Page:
Antioxidant compounds present interesting features for dermocosmetic products. Indeed, it is known that reactive oxygen species (ROS), generated by several environmental factors causing skin aging, can lead to the degradation of important components of the dermal extracellular matrix such as collagens and elastin [47,48,49]. The decrease in their quantity is generally caused by an increase in matrix metalloproteinases (MMPs) and a decrease in their synthesis [48,50]. A good balance between the endogenous production of antioxidants and oxidants allows the maintenance of skin homeostasis. However, with skin aging, an imbalance occurs and the use of exogeneous antioxidants is then relevant. Thus, the antioxidant potential of the K. angustifolia extract led to the study of its anti-aging potential.
With skin aging, a decrease in the thickness of the living epidermis and dermis can often be observed. The former is caused by a decrease in keratinocyte proliferation, while the latter is due to extracellular matrix degradation and a decrease in its synthesis [47,51,52,53]. Thus, an increase in their respective thicknesses is sought with anti-aging products. No significant increase in the living epidermal thickness was observed with the K. angustifolia extract at 25 μg/mL. However, a significant increase (p-value < 0.05) in the dermal thickness was observed. An increase could suggest matrix reorganization, or even an increase in the synthesis of dermal extracellular matrix components, such as elastin or collagens, which is an interesting property for an anti-aging extract. The immunofluorescence staining of several proteins was performed to further investigate the effect of the extract on the extracellular matrix.
Elastin, collagen-1 and collagen-3 levels are usually decreased in skin aging, leading, among other effects, to the formation of wrinkles, the loss of tensile strength, increased fragility and impaired wound healing [54]. The decrease in dermal extracellular matrix components is due to an increase in the degradation of these proteins and a decrease in their gene expression, and therefore in their synthesis [1,53,54,55]. Their degradation is caused mainly by elastases (such as human neutrophil elastase, neprilysin) and MMPs (such as MMP-1 and MMP-3). MMP induction occurs in skin aging through the activation of various transduction pathways [46,56]. In the skin aging process, several products, such as ROS and the tumor necrosis factor (TNF-α), can lead to the activation of the nuclear factor-kappa B (NF-κB) pathway or the mitogen-activated protein (MAP) kinase pathways, including extracellular signal-regulated kinases (ERK), p38 mitogen-activated protein kinases (p38) and c-Jun N-terminal kinases (JNK) [57,58]. This activation will then lead to the expression of the transcription factor NF-κB or the transcription factor activator protein 1 (AP-1), which play a role in the transcription of MMPs. The activation of NF-κB or AP-1 increases the expression of MMPs and thereby increases the degradation of dermal components. In the present study, the increase in elastin and collagen-1 expression with the treatment shows that K. angustifolia could efficiently counter some of the main characteristics of skin aging. The enhanced levels of elastin registered after the K. angustifolia treatment is particularly convincing, since it is relatively well documented that this protein is usually weakly or even not synthesized in reconstructed dermis using culture conditions supplemented with ascorbic acid, as is the case in our skin model (as shown with the control without treatment, Figure 5A). Indeed, although ascorbate promotes extracellular matrix production, especially collagen synthesis by dermal fibroblasts, some studies have shown that it also has an inhibitory effect on the process of elastogenesis, therefore resulting in a decrease in elastin accumulation [59,60]. Thus, if 25 μg/mL of the extract is sufficient and potent enough to overcome the effect of ascorbate in our skin model, K. angustifolia should be a great potential candidate in skin care products for countering skin aging at this concentration. It could help the skin to regain strength, firmness and elasticity, and thus reduce the appearance of wrinkles, but further clinical studies should be performed in order to confirm these suppositions.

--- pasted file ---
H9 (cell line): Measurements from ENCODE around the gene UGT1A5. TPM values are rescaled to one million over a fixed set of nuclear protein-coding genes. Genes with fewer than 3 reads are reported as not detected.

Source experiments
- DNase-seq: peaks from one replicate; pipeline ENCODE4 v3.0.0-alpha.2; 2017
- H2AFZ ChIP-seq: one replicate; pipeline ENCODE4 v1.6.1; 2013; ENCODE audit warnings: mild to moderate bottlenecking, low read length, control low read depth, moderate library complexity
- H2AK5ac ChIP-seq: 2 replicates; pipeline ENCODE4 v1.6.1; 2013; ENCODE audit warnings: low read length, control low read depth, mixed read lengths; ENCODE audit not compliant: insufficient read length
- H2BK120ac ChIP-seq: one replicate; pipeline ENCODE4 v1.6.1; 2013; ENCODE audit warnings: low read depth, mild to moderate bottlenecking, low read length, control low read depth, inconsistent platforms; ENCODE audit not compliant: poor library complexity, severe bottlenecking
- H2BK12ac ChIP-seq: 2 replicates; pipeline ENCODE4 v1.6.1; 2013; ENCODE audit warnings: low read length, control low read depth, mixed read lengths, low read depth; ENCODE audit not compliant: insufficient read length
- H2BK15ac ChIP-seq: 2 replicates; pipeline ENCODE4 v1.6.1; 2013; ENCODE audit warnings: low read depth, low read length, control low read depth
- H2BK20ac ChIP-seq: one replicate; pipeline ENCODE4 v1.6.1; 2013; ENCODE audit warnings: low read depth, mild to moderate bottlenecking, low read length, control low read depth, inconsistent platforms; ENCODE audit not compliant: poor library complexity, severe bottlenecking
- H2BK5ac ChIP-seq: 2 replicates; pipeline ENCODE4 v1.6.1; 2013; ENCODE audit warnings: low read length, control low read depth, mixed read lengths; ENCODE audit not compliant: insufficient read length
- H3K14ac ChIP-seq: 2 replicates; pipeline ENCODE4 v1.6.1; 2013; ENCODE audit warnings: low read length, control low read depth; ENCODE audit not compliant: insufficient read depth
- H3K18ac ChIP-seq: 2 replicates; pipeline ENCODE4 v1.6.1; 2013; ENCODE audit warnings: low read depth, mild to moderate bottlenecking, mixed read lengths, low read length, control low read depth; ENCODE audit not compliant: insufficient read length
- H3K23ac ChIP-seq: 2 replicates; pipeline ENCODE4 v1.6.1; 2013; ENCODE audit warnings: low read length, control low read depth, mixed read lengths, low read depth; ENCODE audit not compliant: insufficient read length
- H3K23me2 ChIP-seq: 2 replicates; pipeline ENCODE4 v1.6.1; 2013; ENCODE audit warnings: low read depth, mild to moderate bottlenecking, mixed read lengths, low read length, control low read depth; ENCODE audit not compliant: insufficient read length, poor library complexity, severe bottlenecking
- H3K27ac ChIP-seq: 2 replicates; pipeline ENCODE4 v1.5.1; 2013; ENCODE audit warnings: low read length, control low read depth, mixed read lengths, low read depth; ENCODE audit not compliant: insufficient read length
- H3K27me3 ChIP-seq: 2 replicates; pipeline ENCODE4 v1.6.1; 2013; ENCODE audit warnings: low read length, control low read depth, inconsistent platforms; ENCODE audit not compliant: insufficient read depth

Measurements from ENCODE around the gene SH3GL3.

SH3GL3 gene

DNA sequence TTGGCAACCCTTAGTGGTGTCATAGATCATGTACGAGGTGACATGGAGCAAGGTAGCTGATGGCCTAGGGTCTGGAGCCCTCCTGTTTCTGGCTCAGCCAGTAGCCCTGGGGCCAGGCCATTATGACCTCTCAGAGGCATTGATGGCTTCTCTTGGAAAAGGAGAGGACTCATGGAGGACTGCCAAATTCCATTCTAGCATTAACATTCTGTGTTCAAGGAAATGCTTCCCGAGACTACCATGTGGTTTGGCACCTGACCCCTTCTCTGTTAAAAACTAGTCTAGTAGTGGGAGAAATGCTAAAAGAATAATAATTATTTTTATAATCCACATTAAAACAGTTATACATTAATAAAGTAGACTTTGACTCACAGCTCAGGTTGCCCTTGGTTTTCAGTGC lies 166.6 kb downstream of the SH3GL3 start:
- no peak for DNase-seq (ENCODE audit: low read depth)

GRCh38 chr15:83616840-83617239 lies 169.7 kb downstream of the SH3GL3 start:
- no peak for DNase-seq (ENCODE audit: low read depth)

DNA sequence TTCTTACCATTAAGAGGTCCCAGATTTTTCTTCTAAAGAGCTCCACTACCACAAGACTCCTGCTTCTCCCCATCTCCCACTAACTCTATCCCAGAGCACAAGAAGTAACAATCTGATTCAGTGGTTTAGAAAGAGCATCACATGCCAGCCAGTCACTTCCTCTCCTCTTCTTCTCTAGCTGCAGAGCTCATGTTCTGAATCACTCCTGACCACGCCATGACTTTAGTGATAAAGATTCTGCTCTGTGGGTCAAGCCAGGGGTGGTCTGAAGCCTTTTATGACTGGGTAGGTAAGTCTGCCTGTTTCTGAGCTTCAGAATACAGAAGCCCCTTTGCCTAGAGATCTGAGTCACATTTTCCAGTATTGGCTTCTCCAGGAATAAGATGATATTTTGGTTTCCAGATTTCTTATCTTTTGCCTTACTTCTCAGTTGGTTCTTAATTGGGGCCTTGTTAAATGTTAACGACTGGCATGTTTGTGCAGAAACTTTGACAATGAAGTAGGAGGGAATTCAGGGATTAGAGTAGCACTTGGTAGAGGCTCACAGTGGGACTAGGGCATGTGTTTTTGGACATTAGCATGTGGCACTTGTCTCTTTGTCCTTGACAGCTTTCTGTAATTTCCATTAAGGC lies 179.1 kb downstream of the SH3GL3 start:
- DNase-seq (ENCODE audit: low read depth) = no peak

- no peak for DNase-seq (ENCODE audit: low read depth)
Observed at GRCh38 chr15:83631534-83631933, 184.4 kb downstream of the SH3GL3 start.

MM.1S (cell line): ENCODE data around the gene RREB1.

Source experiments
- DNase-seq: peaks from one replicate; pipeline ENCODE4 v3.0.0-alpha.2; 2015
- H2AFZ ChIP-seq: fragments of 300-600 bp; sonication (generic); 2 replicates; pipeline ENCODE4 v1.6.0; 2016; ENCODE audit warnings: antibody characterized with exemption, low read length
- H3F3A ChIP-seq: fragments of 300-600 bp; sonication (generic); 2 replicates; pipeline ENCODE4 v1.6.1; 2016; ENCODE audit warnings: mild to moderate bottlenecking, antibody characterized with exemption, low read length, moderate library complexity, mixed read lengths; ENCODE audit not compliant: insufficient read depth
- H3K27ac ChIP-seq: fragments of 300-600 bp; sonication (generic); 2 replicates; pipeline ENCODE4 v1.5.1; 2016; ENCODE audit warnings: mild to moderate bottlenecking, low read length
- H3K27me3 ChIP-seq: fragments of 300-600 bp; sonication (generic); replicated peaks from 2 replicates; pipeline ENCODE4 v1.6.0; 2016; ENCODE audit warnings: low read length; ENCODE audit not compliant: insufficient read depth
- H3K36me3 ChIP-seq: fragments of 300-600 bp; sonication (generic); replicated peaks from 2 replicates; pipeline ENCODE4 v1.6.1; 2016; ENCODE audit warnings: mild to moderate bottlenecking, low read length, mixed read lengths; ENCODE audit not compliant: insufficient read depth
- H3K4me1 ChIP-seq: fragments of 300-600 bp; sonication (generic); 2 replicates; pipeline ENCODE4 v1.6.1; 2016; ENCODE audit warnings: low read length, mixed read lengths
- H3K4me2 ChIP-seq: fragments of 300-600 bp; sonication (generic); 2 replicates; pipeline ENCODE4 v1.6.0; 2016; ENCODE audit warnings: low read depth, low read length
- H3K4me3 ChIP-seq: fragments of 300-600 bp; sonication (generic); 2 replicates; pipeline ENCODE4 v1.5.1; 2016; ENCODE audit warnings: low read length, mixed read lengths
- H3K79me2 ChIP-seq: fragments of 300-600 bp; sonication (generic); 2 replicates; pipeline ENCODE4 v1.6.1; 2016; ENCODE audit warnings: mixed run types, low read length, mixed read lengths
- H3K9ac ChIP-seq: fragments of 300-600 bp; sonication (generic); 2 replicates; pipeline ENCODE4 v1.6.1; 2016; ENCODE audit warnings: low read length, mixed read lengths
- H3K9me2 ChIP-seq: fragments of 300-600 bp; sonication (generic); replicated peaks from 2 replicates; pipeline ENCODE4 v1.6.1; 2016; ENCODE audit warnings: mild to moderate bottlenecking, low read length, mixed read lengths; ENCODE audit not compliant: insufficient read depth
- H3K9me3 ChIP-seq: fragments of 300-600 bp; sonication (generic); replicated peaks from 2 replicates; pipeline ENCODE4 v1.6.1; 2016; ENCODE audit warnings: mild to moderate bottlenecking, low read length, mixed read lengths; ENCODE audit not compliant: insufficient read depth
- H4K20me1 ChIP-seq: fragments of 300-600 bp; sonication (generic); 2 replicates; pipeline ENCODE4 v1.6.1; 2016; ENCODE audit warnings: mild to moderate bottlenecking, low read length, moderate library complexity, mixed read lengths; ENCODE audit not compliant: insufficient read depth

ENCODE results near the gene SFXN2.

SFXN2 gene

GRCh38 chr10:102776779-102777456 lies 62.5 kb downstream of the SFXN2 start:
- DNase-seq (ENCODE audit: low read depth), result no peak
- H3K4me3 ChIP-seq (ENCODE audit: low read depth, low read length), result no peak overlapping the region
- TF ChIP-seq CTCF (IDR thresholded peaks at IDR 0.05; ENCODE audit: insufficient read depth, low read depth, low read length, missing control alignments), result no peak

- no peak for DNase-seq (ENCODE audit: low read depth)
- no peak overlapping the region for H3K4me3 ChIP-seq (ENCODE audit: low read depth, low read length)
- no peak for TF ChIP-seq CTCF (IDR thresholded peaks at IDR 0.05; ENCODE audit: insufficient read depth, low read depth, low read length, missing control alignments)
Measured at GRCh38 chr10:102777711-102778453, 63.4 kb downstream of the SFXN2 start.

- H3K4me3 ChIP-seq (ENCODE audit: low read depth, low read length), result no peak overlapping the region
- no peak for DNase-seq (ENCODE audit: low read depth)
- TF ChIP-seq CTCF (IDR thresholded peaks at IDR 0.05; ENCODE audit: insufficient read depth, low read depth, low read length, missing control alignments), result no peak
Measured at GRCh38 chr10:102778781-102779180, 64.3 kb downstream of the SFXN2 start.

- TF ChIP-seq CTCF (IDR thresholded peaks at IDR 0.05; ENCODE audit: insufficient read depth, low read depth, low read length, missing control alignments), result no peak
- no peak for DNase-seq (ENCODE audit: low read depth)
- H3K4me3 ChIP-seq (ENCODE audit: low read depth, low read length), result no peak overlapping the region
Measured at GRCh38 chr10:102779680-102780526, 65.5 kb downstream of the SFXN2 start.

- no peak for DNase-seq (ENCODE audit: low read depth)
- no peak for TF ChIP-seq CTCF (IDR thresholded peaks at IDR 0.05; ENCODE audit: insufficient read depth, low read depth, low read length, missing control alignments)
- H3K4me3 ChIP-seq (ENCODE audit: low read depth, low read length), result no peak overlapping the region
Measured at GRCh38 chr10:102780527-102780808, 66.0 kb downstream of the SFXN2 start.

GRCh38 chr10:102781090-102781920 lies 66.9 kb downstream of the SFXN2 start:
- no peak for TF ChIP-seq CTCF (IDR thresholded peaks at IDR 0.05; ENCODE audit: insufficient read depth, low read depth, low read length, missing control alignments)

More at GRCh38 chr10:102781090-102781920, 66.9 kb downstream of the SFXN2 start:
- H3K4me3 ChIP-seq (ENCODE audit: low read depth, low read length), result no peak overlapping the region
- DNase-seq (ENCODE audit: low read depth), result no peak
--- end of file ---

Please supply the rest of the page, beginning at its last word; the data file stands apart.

5. Conclusions

In this study, we have proven that the skin substitute model developed in our research center is a useful tool for assessing anti-aging efficacy in the dermocosmetic field. We have shown not only that the K. angustifolia extract seems to be safe for use in cosmetics, but also that it has a strong antioxidant capacity and a good anti-inflammatory activity. This study suggests that the K. angustifolia extract at 25 μg/mL could have a potential anti-aging effect on the dermal compartment since the extract increased dermal thickness, and enhanced elastin and collagen-1 expression. Further studies on the mechanisms involved in the anti-aging potential of the extract would be of interest. The isolation and characterization of several compounds in the K. angustifolia extract allowed us to establish that the anti-aging efficacy could in part come from the antioxidant potential of these compounds. However, the composition of K. angustifolia has been very little studied and needs to be investigated more fully in order to understand the extent of its biological activity and identify the active compounds. Thus, this study suggests that K. angustifolia would be an interesting natural active ingredient for dermocosmetics. K. angustifolia has promising antioxidant and anti-aging effects, especially on the dermal extracellular matrix.

Author Contributions

Conceptualization, A.G., L.J., A.P., J.L. and R.P.; methodology, A.G., A.B., A.P., J.L. and R.P.; software, A.G.; formal analysis, A.G., L.J. and A.B.; investigation, A.G. and L.J.; writing—original draft preparation, A.G. and A.B.; writing—review and editing, R.P., L.J., A.P. and J.L.; resources, R.P., J.L. and A.P.; supervision, R.P., J.L. and A.P.; funding acquisition, R.P. All authors have read and agreed to the published version of the manuscript.